A Picture’s Worth 70K Words: How We Use Pinterest to Plot Our Books

Our brains process images more easily than words. This is why this writing tool is so fun you will feel as if you aren’t even working. Plus, it can become your go to motivator the next time you have even an inkling of writer’s block. Instead of looking at the blank page and having to come up with the perfect prose you can get out that big whiteboard, maybe a glass of white wine, music and let your mind slip into the land of possibility and you look through magazines, old photos, or even digital photography. Nicole and Krista love the magazine section of bookstores where they can grab magazines and decide who their characters look like, where they live, and make the images in their imagination more concrete.


If you are a new author looking for an agent and a publisher, you may want to visualize what a successful outcome will look like. One of our agent’s former books was on our first vision board, so it works. Before we even had a publisher, we made a mock book cover using the Canva app and the image inspired us to believe in the project. And while the title of our book has changed, we both still love our pretend book cover. Sometimes we tell our boards that we want this, or better, and then we let the universe decide. And once you “accomplish” what is on one board, you can make a new one.


Krista Wells, Nicole Moleti

Now, in addition to using a vision board to help guide our personal goals, we have a vision for our pen name/our brand, and a digital board for each book we’ve written and plan to write. There are lots of free digital photography websites, and then we compile out photos in Pinterest. Our boards are a combination of photos of our character’s vibes, the book’s scenes, and overall settings, and we even sprinkle in a few research articles, and additional inspirational photos and quotes.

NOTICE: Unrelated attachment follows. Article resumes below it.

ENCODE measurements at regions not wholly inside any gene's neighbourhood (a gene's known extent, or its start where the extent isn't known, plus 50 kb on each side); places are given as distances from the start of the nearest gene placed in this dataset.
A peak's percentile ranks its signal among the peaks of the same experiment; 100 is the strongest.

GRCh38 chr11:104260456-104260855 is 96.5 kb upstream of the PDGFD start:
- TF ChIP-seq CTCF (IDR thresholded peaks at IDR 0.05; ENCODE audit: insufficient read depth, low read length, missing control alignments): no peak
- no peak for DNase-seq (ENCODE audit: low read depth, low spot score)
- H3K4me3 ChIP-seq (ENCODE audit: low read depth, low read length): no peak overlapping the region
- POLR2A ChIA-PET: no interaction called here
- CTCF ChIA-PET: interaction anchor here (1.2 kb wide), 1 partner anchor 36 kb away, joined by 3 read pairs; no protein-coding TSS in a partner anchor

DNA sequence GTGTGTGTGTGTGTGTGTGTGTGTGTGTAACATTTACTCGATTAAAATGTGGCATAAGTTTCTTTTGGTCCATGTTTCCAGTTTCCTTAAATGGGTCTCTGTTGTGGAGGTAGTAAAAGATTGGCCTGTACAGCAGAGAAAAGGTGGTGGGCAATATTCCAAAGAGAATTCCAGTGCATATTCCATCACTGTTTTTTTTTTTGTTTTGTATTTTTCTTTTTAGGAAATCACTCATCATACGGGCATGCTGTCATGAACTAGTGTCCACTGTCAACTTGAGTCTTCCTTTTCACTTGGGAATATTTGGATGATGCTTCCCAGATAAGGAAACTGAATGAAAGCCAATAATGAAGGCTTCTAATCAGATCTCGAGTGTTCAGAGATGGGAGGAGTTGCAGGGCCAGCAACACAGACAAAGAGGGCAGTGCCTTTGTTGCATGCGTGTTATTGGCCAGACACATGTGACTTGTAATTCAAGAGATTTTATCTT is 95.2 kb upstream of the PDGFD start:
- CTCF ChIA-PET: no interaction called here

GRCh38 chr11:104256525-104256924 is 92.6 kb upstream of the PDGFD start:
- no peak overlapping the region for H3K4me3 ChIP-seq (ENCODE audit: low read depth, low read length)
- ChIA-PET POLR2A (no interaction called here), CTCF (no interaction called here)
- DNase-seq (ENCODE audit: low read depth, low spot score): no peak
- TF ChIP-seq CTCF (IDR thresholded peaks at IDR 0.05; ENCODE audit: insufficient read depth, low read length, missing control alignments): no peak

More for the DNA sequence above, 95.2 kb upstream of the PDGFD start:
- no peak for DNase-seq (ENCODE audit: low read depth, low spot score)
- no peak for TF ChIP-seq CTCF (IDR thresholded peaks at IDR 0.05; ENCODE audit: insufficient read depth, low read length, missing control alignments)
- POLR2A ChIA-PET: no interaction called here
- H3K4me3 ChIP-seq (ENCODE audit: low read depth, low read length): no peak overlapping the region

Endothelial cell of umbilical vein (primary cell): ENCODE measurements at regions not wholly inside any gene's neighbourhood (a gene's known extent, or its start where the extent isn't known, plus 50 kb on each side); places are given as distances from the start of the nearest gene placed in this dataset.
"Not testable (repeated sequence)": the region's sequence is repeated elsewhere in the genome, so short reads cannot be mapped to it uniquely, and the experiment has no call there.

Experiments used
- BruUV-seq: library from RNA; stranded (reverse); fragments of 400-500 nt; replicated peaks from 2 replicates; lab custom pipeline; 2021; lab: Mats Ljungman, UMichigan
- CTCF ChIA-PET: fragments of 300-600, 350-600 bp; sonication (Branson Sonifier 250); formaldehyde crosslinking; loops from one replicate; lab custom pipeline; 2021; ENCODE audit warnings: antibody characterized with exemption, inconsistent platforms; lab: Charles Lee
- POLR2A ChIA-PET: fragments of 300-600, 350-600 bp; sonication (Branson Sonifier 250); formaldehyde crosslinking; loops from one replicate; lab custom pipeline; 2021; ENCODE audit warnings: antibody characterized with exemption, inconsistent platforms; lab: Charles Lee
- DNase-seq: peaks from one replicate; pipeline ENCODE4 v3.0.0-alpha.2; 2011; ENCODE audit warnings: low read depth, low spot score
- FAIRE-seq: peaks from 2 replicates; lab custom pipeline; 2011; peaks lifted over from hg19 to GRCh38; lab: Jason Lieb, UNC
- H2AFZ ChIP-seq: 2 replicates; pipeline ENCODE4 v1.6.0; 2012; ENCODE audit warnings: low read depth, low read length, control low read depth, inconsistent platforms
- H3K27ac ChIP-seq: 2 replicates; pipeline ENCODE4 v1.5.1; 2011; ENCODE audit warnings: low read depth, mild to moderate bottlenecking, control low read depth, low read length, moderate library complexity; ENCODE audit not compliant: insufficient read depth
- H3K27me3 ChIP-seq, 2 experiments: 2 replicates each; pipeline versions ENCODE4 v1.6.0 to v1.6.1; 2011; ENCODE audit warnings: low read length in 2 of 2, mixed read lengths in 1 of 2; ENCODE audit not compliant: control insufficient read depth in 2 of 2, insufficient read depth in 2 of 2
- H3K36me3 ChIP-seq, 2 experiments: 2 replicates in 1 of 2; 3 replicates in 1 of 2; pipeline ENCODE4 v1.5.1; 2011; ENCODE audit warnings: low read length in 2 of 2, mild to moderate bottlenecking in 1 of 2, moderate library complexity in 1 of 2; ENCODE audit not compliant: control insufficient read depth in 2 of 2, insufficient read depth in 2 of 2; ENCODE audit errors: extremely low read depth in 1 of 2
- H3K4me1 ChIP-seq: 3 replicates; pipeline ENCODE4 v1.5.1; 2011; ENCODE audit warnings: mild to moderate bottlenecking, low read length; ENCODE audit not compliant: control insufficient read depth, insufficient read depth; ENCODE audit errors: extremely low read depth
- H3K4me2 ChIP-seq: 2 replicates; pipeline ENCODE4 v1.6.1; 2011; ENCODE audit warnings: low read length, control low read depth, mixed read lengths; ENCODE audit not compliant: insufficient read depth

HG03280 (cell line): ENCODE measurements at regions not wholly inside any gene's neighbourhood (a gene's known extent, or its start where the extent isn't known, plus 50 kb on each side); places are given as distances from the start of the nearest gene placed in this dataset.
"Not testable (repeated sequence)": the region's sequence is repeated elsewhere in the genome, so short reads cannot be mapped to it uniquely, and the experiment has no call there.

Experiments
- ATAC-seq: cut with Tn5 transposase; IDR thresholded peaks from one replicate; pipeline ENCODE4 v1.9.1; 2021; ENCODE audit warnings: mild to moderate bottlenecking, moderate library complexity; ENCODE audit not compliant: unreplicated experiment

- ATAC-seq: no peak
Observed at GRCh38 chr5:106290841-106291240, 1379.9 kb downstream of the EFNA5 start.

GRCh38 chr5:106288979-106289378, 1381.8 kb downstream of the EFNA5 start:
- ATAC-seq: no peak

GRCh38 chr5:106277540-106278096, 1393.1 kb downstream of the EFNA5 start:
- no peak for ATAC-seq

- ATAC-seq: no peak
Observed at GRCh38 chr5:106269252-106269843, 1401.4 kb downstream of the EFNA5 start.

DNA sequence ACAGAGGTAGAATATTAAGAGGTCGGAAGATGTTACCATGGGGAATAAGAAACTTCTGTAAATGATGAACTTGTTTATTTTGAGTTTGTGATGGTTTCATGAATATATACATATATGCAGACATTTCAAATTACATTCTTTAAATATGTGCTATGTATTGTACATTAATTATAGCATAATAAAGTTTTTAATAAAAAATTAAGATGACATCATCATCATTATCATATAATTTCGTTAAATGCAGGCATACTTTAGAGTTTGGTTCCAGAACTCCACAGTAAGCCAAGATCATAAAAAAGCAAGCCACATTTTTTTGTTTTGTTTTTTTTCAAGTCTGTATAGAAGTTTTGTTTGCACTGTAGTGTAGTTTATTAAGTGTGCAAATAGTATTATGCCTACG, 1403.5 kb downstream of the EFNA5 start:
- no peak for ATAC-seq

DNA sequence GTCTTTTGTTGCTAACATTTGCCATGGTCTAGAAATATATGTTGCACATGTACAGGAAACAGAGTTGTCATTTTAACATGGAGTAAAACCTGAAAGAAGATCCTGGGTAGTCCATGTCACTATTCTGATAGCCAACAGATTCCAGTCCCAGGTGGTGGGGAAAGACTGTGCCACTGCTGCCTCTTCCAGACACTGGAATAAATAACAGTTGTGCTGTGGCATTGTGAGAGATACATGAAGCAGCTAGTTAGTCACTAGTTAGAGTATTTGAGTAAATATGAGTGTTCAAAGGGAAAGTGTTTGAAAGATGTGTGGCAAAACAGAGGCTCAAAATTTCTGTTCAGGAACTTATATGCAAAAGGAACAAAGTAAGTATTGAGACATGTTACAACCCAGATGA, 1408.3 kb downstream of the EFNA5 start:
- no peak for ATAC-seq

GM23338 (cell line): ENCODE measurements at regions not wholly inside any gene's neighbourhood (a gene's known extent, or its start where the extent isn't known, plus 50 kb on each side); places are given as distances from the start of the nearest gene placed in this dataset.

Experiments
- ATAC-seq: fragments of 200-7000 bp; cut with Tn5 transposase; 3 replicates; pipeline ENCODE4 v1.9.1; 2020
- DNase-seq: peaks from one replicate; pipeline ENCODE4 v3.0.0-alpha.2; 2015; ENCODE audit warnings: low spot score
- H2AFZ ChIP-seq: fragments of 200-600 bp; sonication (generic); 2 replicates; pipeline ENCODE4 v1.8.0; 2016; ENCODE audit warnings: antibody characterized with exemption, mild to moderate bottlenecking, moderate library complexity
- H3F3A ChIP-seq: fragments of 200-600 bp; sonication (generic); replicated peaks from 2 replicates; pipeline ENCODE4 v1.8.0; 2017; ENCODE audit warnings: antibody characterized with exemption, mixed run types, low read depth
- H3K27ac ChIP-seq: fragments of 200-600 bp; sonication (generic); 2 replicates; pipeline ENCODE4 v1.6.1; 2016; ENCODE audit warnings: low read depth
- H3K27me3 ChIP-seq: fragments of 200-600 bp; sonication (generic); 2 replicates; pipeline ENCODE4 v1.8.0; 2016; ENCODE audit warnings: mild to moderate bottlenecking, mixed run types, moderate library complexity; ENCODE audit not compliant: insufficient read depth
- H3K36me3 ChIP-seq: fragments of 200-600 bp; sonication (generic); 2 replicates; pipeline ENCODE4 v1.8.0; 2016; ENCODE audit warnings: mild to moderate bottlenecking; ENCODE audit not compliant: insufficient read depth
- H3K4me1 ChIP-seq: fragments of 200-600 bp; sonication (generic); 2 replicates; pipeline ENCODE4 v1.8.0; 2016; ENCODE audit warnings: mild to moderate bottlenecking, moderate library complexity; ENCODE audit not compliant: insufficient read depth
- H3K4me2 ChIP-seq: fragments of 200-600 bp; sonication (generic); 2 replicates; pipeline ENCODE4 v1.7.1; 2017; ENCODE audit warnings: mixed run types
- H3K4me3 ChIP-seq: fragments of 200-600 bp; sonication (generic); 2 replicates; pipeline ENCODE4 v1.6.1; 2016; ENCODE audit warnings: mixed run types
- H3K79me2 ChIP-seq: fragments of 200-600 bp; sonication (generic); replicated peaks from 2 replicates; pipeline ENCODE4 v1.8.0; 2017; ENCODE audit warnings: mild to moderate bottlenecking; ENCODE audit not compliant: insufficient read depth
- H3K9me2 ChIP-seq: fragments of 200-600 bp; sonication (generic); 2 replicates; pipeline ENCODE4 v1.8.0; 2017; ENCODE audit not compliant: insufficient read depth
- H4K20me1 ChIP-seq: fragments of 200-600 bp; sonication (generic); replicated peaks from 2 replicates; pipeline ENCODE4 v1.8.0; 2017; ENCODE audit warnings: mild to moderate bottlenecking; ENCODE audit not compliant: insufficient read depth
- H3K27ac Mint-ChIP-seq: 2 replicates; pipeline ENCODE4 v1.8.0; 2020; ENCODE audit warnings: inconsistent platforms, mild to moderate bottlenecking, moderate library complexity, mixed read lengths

We have tried different things, like using magazine clipping, photos, and digital images. We have printed off photographs that we took when traveling. Nicole took photos of an orange grove in Florida that she later wrote about, and Krista took photos of Nicole “breaking in” to the Martha’s Vineyard jail (that actually looked more like a bed and breakfast) and we post those along with some notes we took while we were there “researching” and once we have completed our books photo library we pass the Pinterest page along to our editor, that always says it’s awesome to see images of what we are trying our best to convey in words. And being that we are co-authors, it further facilities us all three getting onto the same page.


We like to explore new characters and new book ideas so when we see things in the news that catch our attention or even if we are home watching the Olympics and get inspired, we will do a google images search and add our visual idea to one of our Pinterest pages. So, while you may already be using Pinterest as a visual discovery engine for finding recipes, office décor, and writing tips, now you can peruse the over one billion pins to spark motivation for your next novel.

Krista Wells, Nicole Moleti



Addison McKnight is the pen name for two writers Nicole Moleti and Krista Wells.

After over a decade of writing nonfiction, their common interests in women’s issues coupled with the cultural obsession with perfection sparked an idea for their debut novel, An Imperfect Plan. With six jobs and six children between them, they wrote their first book on Saturday nights and on the sidelines of their children’s games. They reside in West Hartford, Connecticut with their two families.